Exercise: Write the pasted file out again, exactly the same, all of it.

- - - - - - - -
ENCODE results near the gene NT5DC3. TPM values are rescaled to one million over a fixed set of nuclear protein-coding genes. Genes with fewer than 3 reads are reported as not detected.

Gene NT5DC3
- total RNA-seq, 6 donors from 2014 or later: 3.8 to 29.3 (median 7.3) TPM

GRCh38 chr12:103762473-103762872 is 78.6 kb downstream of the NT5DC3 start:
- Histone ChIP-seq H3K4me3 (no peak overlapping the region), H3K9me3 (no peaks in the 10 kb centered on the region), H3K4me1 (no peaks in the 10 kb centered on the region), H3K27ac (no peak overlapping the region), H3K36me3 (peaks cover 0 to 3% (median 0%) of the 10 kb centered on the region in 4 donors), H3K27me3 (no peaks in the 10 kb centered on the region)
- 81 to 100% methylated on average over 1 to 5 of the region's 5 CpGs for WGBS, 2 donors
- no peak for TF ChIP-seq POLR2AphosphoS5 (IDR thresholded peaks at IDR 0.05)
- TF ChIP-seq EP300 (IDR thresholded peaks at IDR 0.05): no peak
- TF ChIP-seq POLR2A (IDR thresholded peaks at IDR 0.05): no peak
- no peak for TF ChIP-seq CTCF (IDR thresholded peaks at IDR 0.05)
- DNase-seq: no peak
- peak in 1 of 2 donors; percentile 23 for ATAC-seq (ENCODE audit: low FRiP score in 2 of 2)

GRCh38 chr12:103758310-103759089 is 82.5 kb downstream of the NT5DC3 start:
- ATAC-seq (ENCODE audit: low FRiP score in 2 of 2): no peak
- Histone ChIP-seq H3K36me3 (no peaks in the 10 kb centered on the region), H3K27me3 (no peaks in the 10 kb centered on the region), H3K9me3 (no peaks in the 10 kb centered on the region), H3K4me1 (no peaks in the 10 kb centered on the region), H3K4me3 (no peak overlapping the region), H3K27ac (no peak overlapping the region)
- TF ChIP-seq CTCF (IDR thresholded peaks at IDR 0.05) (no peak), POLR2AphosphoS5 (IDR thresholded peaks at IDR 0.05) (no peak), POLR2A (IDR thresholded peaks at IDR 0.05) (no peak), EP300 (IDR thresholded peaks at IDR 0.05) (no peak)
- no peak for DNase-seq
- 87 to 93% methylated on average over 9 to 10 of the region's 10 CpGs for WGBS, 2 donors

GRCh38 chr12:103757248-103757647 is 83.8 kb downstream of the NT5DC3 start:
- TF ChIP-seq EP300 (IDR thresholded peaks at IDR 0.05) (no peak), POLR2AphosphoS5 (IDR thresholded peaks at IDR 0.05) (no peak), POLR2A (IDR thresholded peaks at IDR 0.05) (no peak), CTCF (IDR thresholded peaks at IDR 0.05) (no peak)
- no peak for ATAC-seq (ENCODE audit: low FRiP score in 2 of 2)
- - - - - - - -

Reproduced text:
ENCODE results near the gene NT5DC3. TPM values are rescaled to one million over a fixed set of nuclear protein-coding genes. Genes with fewer than 3 reads are reported as not detected.

Gene NT5DC3
- total RNA-seq, 6 donors from 2014 or later: 3.8 to 29.3 (median 7.3) TPM

GRCh38 chr12:103762473-103762872 is 78.6 kb downstream of the NT5DC3 start:
- Histone ChIP-seq H3K4me3 (no peak overlapping the region), H3K9me3 (no peaks in the 10 kb centered on the region), H3K4me1 (no peaks in the 10 kb centered on the region), H3K27ac (no peak overlapping the region), H3K36me3 (peaks cover 0 to 3% (median 0%) of the 10 kb centered on the region in 4 donors), H3K27me3 (no peaks in the 10 kb centered on the region)
- 81 to 100% methylated on average over 1 to 5 of the region's 5 CpGs for WGBS, 2 donors
- no peak for TF ChIP-seq POLR2AphosphoS5 (IDR thresholded peaks at IDR 0.05)
- TF ChIP-seq EP300 (IDR thresholded peaks at IDR 0.05): no peak
- TF ChIP-seq POLR2A (IDR thresholded peaks at IDR 0.05): no peak
- no peak for TF ChIP-seq CTCF (IDR thresholded peaks at IDR 0.05)
- DNase-seq: no peak
- peak in 1 of 2 donors; percentile 23 for ATAC-seq (ENCODE audit: low FRiP score in 2 of 2)

GRCh38 chr12:103758310-103759089 is 82.5 kb downstream of the NT5DC3 start:
- ATAC-seq (ENCODE audit: low FRiP score in 2 of 2): no peak
- Histone ChIP-seq H3K36me3 (no peaks in the 10 kb centered on the region), H3K27me3 (no peaks in the 10 kb centered on the region), H3K9me3 (no peaks in the 10 kb centered on the region), H3K4me1 (no peaks in the 10 kb centered on the region), H3K4me3 (no peak overlapping the region), H3K27ac (no peak overlapping the region)
- TF ChIP-seq CTCF (IDR thresholded peaks at IDR 0.05) (no peak), POLR2AphosphoS5 (IDR thresholded peaks at IDR 0.05) (no peak), POLR2A (IDR thresholded peaks at IDR 0.05) (no peak), EP300 (IDR thresholded peaks at IDR 0.05) (no peak)
- no peak for DNase-seq
- 87 to 93% methylated on average over 9 to 10 of the region's 10 CpGs for WGBS, 2 donors

GRCh38 chr12:103757248-103757647 is 83.8 kb downstream of the NT5DC3 start:
- TF ChIP-seq EP300 (IDR thresholded peaks at IDR 0.05) (no peak), POLR2AphosphoS5 (IDR thresholded peaks at IDR 0.05) (no peak), POLR2A (IDR thresholded peaks at IDR 0.05) (no peak), CTCF (IDR thresholded peaks at IDR 0.05) (no peak)
- no peak for ATAC-seq (ENCODE audit: low FRiP score in 2 of 2)